$1.35 Million Grant Will Examine Transgender Military Service

Palm Center's Transgender Military Initiative will investigate "whether and how the U.S. armed forces could include transgender troops without undermining readiness." "A crucial first step," one of the key scholars on the military's gay ban says.

WASHINGTON — The research institute best known for coordinating more than a decade of research into the military's "don't ask, don't tell" policy, the Palm Center, has received a $1.35 million grant over the next three years to study transgender service in the United States military, BuzzFeed has learned.

Indra Lusero, the project director of the Palm Center's Transgender Military Initiative, has commissioned 16 scholars to conduct 11 studies investigating "whether and how the U.S. armed forces could include transgender troops without undermining readiness" — in areas ranging from privacy and medical accommodations to the experiences of foreign militaries and sports programs.

"This academic research will inform an important public conversation by providing facts and evidence about transgender military service and gender expression in armed forces. Militaries around the world are updating their policies, and we are already conducting research in Canada, Britain and Australia to learn whether their trans-inclusive regulations have impacted readiness," Lusero said in a statement provided to BuzzFeed.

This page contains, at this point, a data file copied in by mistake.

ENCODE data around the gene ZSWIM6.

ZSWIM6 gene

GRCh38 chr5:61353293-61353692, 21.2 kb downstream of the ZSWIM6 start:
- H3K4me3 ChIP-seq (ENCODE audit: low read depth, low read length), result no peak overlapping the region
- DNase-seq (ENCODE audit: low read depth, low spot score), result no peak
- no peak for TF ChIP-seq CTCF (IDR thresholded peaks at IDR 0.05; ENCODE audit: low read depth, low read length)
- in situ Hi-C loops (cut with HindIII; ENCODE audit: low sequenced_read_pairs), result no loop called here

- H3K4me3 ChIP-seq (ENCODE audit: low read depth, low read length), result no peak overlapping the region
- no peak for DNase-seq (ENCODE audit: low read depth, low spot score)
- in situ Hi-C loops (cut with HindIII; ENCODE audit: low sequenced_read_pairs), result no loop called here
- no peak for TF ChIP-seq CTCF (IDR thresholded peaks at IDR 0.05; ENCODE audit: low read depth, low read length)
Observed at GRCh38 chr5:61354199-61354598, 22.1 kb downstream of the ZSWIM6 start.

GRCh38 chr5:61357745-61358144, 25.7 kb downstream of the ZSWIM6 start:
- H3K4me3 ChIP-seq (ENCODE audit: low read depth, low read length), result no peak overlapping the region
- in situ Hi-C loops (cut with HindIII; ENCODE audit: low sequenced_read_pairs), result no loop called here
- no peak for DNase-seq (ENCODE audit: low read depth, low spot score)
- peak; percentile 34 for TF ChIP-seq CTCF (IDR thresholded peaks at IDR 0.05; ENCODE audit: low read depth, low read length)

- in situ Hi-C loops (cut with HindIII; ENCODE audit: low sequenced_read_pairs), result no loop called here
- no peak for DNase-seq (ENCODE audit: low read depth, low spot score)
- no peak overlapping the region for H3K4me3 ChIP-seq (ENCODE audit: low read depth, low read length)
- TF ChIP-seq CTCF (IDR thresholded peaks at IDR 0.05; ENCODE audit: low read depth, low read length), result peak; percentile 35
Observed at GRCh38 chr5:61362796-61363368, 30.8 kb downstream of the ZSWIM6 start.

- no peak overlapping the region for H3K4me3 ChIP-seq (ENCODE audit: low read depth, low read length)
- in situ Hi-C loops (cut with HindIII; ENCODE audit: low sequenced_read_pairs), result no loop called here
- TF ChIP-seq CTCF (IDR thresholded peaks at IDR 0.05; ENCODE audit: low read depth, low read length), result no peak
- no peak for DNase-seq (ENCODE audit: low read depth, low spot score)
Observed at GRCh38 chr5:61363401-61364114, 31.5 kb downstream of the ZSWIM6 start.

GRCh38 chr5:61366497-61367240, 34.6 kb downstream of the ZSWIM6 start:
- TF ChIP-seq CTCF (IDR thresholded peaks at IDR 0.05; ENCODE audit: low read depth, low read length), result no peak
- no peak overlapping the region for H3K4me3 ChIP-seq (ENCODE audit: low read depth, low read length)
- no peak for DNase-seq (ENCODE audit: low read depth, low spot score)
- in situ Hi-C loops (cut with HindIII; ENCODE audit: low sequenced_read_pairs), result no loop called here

Current U.S. military regulations regularly lead transgender service members to be discharged if their gender identity is found out. Unlike the "don't ask, don't tell" law that had to be repealed by Congress, however, the regulations that lead to transgender-based discharges could be changed by the leadership at the Pentagon or President Barack Obama.

The Palm Center's $1.35 million "launch grant" was funded by the Tawani Foundation, which itself was founded by Col. James Pritzker. Pritzker is the cousin of Commerce Secretary Penny Pritzker. The Tawani Foundation aims "to affect significant transformation of organizations and educational programs that enrich knowledge, preserve military heritage, improve health and wellness and conserve unique sites for enduring positive impact on individuals, communities and societies."

Nathaniel Frank, the author of Unfriendly Fire: How the Gay Ban Undermines the Military and Weakens America and a former scholar with the Palm Center, praised the news. "I'm a big believer in ongoing research, and this is a crucial first step in that effort," he told BuzzFeed, calling this grant "a major initiative by a key player who educated the public on gay military service."

Referring to the effort to repeal "don't ask, don't tell," he noted, "The education dimension for getting people to understand the importance of openly gay service in the military, getting the country and the military and the Congress in the right position was a long game. The same kind of long game in regard to transgender service has not yet been played."

The Palm Center is aiming to change that. According to the institute, the Transgender Military Initiative is the largest and most comprehensive academic research project conducted to date on transgender military service.

Of the effort, Frank said, "It's absolutely something we need to do," adding, "I think it shouldn't take as long as 'don't ask, don't tell' [repeal], but I do think that that research piece of the puzzle does need to be put into place."

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